User Experience and the First Encounter with a Product

The most critical interaction with a product is the first one. First impressions last. My first experience with an Apple Computer was dreadful and I haven’t touched one since. I have become a lifelong Windows/Unix user instead. I know instinctively that Apple offers a great user experience; people keep telling me (often at rather unnecessary length) about it. I don’t care; once bitten, twice shy.

The First Encounter



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The first encounter with a product is often not the first time that a product is used. It might be in a store or in an advert. This is where brand, people and marketing combine to deliver an initial experience. This wasn’t true for my Apple (which was on my desk the day I started work at that company) but it’s true for most products.

The first encounter, if delivered properly, should lead to first use. Both of these things matter.

The Critical Parts of the User Experience at the First Encounter

Fortunately, human beings are fairly simple creatures at heart and while there are many ways to deliver a great user experience; most people are going to need fairly similar reassurances and inputs to move from that encounter to usage:

  • They want to know what exactly it is that you are selling.This is should be incredibly obvious but it often isn’t. You don’t want to get caught up so much in selling brands and experiences that you neglect product information.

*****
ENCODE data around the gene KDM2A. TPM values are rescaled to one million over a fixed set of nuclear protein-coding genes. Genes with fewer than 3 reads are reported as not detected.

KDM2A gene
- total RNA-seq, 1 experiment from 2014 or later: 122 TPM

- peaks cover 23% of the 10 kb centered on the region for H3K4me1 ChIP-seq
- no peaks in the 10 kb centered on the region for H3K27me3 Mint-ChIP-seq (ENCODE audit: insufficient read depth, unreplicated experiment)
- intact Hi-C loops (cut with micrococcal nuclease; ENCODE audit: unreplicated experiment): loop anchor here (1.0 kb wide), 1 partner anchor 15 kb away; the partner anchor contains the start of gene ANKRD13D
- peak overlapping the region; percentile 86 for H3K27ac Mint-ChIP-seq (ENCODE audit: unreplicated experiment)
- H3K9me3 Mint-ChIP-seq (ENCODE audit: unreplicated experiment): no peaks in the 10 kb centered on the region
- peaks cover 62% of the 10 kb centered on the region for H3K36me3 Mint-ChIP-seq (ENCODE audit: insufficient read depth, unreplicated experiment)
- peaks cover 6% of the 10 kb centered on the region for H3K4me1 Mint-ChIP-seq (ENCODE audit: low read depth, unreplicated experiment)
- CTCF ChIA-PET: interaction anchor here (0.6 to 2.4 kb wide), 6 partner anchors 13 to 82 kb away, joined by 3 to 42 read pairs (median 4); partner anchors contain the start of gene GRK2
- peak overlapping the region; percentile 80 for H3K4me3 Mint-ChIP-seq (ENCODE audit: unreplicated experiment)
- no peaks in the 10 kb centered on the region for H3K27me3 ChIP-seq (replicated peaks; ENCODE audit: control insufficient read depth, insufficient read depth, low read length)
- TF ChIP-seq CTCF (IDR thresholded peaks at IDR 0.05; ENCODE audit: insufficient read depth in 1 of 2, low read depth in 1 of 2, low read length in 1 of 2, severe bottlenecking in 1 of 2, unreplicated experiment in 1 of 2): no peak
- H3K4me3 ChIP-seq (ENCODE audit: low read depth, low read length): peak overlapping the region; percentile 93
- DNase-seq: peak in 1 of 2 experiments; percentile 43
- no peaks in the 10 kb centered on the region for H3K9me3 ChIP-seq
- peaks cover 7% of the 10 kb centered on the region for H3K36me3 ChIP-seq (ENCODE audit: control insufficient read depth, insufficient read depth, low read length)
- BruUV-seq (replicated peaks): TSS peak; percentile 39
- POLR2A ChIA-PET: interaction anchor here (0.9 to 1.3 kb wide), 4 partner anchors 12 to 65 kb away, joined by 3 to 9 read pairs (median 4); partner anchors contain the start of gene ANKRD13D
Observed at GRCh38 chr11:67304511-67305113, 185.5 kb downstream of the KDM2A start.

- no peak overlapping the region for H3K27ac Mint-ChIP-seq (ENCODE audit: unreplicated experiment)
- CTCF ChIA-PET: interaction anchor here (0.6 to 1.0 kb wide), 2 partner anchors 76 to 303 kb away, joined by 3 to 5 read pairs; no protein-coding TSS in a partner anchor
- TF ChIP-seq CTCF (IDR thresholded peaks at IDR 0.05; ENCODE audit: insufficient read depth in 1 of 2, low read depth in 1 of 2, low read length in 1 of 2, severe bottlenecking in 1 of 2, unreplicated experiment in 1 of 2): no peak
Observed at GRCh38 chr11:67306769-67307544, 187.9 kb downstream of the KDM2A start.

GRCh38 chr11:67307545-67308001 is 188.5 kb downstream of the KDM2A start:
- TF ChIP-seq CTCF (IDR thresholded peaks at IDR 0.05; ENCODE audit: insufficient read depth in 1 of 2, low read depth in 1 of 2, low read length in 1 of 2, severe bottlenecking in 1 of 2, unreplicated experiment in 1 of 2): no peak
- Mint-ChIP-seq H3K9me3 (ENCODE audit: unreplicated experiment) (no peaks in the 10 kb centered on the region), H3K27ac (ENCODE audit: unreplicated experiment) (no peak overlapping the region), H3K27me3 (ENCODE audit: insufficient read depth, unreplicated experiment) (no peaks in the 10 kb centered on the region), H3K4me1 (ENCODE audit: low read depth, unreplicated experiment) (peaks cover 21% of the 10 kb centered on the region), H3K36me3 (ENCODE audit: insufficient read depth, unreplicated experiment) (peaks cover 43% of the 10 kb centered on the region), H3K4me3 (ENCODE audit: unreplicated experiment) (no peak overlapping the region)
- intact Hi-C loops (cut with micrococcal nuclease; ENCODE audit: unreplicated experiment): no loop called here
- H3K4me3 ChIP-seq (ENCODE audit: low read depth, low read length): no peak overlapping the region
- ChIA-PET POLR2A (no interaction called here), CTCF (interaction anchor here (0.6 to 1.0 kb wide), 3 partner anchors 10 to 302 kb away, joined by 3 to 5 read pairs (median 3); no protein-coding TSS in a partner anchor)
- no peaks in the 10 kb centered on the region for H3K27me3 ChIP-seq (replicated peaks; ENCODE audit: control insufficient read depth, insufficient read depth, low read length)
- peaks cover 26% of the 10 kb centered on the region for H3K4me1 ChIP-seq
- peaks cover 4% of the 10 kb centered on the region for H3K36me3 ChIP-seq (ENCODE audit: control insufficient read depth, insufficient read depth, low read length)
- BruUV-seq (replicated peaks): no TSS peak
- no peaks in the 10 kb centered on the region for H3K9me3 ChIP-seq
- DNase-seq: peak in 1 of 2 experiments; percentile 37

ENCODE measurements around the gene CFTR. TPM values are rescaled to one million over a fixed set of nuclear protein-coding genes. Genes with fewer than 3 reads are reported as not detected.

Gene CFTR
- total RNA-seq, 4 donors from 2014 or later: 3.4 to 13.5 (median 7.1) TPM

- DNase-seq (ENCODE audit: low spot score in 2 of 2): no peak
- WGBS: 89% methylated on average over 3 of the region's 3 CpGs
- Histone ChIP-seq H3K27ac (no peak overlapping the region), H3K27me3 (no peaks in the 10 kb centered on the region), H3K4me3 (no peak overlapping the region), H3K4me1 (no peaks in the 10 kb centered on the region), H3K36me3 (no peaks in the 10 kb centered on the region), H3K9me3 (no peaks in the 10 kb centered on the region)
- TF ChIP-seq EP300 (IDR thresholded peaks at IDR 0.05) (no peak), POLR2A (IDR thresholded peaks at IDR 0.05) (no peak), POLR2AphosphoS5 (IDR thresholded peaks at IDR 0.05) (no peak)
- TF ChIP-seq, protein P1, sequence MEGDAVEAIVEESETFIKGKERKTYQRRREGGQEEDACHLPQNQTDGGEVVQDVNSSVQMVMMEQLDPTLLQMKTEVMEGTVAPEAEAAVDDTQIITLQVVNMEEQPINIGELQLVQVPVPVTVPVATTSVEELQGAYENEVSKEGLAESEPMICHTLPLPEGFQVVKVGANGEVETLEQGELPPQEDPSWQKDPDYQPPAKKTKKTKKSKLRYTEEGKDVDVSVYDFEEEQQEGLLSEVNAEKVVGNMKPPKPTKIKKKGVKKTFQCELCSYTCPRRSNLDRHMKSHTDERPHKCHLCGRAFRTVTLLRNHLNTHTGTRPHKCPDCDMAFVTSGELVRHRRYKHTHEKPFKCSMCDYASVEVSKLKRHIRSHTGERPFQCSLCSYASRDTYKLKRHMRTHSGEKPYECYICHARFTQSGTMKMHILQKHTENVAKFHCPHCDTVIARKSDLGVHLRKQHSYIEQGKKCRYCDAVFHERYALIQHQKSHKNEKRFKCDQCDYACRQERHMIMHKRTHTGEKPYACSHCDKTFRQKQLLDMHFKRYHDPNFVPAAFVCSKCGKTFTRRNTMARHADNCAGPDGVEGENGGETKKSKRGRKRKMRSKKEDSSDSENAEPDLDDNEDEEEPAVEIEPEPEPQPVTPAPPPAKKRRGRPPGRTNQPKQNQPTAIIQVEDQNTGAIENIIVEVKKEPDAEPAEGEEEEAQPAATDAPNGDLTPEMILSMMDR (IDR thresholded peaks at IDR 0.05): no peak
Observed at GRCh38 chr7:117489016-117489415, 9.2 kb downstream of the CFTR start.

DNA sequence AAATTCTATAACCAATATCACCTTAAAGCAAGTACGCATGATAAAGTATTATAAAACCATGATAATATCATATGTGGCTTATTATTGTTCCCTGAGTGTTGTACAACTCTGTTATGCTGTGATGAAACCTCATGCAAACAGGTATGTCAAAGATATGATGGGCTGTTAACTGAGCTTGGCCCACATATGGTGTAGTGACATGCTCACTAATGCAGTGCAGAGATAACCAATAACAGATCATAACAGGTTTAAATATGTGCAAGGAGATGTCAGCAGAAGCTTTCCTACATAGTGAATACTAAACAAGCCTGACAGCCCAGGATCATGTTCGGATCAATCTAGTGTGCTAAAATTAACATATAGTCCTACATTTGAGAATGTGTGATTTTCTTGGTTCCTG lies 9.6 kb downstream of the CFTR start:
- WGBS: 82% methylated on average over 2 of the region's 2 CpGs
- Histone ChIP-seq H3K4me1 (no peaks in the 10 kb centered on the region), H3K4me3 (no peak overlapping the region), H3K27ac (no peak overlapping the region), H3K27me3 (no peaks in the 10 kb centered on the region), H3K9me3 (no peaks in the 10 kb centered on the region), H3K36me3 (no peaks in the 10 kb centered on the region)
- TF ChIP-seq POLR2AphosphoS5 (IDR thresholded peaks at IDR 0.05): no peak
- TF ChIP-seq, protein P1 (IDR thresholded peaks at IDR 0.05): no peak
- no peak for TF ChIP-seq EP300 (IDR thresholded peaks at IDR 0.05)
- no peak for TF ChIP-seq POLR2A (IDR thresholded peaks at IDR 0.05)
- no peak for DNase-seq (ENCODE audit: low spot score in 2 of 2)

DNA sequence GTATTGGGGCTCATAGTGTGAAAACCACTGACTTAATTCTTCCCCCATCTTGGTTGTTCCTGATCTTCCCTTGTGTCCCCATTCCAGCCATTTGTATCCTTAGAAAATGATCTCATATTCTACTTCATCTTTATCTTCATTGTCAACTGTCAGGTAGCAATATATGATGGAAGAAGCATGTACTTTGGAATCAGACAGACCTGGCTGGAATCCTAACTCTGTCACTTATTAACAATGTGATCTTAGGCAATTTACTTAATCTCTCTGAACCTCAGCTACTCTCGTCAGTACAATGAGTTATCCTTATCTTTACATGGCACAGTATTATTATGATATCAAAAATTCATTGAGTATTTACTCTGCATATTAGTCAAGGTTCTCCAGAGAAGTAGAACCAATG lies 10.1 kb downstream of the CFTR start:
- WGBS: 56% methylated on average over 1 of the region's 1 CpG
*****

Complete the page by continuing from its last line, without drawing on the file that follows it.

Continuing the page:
• They want to know what about your product is going to be worth investing time and money into it. What’s your value proposition? What differentiates you from your competitors? What’s the benefit to the person shelling out the cash?
  • They want to know and see that it will be relatively easy for them to start using that product. Obviously, this is relative to the customer themselves. I bought my first real DSLR camera 6 months ago – it took 20 seconds to take the first photo. It will take 20 years before I master it (I don’t spend enough time practicing). You can’t be responsible for the latter but delivering a simple starting point means that I didn’t take my camera back to the shop immediately too.
  • They want prolonged value. It is difficult to run a business that works on quick hit sales with no intention of serving the customer’s needs in the long run. It’s not impossible but it is difficult. It’s much better to have a clear understanding of how you will bring the customer back again and again prior to their first encounter. It’s something that should be easy to communicate. Years ago, I worked in PC sales. Back then computers were still very much a luxury item to have at home. For complete novices, I’d concentrate on selling them a simple, basic system. Then I’d explain how, once they got the hang of it, they could extend that system. More than 90% of my clients came back to buy from us again and often more than once.

Summary

First impressions last. If you want to ensure that your user experience is solid – it needs to extend beyond the product and into that first encounter as often as possible.

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